Better Make Aliyah Now if you Only Have One Jewish Grandparent

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Israel’s Law of Return, as it presently stands states that to the extent you have one Jewish grandparent, you are eligible to immigrate to Israel. The reasoning behind that was that during WW II, the Nazis considered those with Jewish grandparents as individuals possessing enough Jewish blood to be worthy of extermination.

Just this week, the introduction of a controversial new bill into the Knesset by the Yamina party was debated – one which would have sought to redefine who may immigrate to Israel under the Law of Return. (Bill aims to alter Law of Return, Gil Hoffman, JPost, 8/26/20)

Knesset minister and Yamina party member, Bezalel Smotrich introduced the  bill which would effectively disallow those with Jewish grandparents from making Israel their home. The reason and consideration given was the “assimilation” believed to be a byproduct of allowing such individuals to live in Israel.

In contrast to this attempt at changing the Law of Return, Yoel Razbozov, Knesset minister and member of the Yesh Atid centrist party, who opposed passage of the law, is a perfect example of why such a change would result in the harm of many of his own fellow countrymen who also had Jewish grandparents. Razbozov was born in Birobidzhan, Russia and came to Israel along with his family while still a young child.  He is fully familiar with the antisemitism in his native country which has been unsympathetic to Jews. Consequently, he urged the Knesset not to pass such a bill which could backfire and ultimately be viewed as an anti-Semitic act. After an impassioned debate on Wednesday, Smotrich had no alternative but to rescind his bill for lack of support.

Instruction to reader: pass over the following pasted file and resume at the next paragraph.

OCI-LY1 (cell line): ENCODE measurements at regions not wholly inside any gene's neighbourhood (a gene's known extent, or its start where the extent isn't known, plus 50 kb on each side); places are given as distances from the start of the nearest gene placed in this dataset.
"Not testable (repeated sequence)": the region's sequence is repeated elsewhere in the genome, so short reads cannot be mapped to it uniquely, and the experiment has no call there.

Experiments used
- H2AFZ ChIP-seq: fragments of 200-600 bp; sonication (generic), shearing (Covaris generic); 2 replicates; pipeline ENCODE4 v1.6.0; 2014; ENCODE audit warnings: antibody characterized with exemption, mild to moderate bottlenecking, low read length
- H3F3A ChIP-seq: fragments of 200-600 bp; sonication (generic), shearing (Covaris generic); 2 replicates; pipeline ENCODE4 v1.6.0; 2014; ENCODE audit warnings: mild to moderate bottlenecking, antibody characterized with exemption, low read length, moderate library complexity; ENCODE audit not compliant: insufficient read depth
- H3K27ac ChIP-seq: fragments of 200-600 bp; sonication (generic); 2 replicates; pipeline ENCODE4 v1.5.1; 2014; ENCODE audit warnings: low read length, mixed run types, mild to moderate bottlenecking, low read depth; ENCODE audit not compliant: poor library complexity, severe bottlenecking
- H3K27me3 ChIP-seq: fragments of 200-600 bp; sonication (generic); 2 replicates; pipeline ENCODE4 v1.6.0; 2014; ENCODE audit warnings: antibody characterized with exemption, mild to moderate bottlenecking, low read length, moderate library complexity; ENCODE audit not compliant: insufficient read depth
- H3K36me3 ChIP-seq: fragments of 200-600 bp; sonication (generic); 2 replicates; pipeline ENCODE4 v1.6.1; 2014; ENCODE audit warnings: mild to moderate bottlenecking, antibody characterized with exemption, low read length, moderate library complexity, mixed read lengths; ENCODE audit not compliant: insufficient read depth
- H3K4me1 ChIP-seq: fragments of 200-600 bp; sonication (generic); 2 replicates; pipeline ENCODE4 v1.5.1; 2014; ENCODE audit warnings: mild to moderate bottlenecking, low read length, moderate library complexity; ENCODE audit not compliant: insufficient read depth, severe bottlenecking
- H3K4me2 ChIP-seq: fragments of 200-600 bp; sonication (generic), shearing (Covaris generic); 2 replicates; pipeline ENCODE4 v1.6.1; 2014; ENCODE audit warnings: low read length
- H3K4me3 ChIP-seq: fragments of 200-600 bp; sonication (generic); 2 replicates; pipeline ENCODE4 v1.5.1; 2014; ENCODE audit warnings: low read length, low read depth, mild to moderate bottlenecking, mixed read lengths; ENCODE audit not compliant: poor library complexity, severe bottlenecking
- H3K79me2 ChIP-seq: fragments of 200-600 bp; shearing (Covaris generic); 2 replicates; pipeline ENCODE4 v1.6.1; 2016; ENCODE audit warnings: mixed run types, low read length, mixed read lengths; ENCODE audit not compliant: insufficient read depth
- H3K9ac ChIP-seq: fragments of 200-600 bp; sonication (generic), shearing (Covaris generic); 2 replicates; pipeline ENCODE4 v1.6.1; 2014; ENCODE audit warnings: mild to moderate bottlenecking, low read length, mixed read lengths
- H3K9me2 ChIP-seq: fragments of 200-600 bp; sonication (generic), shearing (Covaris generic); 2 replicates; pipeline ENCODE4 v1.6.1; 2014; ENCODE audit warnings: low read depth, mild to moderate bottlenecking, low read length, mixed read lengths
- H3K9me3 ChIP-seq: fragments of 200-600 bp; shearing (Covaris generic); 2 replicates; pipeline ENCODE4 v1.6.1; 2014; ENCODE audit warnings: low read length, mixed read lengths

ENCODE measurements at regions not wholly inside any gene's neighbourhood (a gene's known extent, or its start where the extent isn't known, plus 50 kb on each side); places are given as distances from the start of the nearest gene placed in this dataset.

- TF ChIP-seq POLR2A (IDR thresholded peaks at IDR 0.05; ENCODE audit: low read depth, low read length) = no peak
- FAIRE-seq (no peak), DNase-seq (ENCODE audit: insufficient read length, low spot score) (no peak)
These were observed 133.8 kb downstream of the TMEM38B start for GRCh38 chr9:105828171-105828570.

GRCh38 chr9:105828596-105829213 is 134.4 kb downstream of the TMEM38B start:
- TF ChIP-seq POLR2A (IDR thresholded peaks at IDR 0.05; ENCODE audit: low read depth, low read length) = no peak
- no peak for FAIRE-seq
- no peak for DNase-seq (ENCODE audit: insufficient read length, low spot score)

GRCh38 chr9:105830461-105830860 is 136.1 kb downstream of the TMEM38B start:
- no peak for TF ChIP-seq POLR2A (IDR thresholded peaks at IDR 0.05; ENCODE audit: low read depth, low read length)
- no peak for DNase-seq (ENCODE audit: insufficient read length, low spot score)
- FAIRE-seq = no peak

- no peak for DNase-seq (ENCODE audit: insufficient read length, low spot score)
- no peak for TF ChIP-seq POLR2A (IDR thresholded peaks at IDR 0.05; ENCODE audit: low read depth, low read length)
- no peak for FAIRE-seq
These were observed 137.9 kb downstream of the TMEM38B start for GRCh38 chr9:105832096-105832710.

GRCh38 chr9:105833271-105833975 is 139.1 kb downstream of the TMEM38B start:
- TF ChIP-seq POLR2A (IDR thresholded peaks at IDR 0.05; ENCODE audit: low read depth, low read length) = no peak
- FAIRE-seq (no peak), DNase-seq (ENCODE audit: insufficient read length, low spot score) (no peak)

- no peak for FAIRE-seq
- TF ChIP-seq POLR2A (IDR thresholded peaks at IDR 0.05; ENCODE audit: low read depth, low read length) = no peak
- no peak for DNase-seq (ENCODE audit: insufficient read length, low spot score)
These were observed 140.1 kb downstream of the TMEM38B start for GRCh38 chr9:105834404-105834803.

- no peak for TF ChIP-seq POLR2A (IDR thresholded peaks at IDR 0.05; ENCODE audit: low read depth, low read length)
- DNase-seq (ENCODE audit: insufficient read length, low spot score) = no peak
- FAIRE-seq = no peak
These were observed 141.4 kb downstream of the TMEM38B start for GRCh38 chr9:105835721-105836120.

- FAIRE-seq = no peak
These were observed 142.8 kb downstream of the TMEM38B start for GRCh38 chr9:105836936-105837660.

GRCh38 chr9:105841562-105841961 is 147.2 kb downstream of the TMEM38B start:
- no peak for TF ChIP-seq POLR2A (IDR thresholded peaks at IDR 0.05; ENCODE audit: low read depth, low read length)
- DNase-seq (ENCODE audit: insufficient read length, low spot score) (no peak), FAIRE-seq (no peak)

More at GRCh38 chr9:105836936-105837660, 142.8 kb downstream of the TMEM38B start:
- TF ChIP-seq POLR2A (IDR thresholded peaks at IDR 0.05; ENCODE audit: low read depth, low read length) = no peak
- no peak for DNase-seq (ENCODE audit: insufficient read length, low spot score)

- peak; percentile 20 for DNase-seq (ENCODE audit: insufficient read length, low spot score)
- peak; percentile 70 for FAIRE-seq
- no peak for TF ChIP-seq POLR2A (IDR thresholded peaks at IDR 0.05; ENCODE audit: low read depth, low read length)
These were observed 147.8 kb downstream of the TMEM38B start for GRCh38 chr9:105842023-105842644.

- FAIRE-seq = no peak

However, the entire fear of assimilation is unjustified since individuals are not permitted to legally marry in Israel or be registered as Jews unless their mother is Jewish. Of course, anyone with a basic understanding of scripture knows that Jewish lineage was passed down by the father and not the mother – as evidenced in the statement, “The God of Abraham, Isaac and Jacob.”

Jewish law arbitrarily changed that passage of lineage by attempting to justify that one always knew their mother but not necessarily their father. Yet, in today’s modern world, the overwhelming majority does know who both their parents are. Nonetheless, Israel’s stringent marriage laws would virtually make it impossible for couples to assimilate with the consent of the rabbinate, so what is really going on? And why now when, perhaps, more than ever before in the last 75 years, Jews and descendants of Jews find themselves at serious risk and are, therefore, weighing their options of immigration to Israel in unprecedented numbers?

Could it be that an increased population with more centrist or moderate views is viewed as a real threat to the orthodox monopoly which has had a massive stronghold on Israeli life for many years – one which they are not willing to relinquish? This is why they are unwilling to allow the performance of marriage ceremonies by even Conservative or Reformed Jewish rabbis. It is the reason that Messianic Jews are being prevented from immigration, and it is the reason why anything that differs from the particular lockstep, manmade orthodoxy is unwelcome and bitterly rejected.

Yet, as we watch the news and the events which are unfolding each day, many of us are deeply concerned for the welfare of Jews, be they partial or full. We know that Israel is looking better and better as a safer option for those who bear any Jewish identification, and so to think that at this period of time any Israeli political party would seek to make it more difficult or even impossible for such individuals to return to the land of their forefathers is both unconscionable and smacks of a purist, condescending and elite type of practice once used by those who believed that only pure Aryan blood was worthy of promulgating.

This, thankfully, was an unsuccessful attempt to change the Law of Return which has, for generations, enabled Israel to be a safe haven for those whose ancestry required such a refuge. However, it’s not inconceivable that other like-minded ultra-Orthodox Knesset members could, in the future, attempt to block those with Jewish ancestry from utilizing the present language contained in the Law of Return in order to immigrate.  That is why the title of this article is, “Better Make Aliyah Now if You Only Have One Jewish Grandparent.”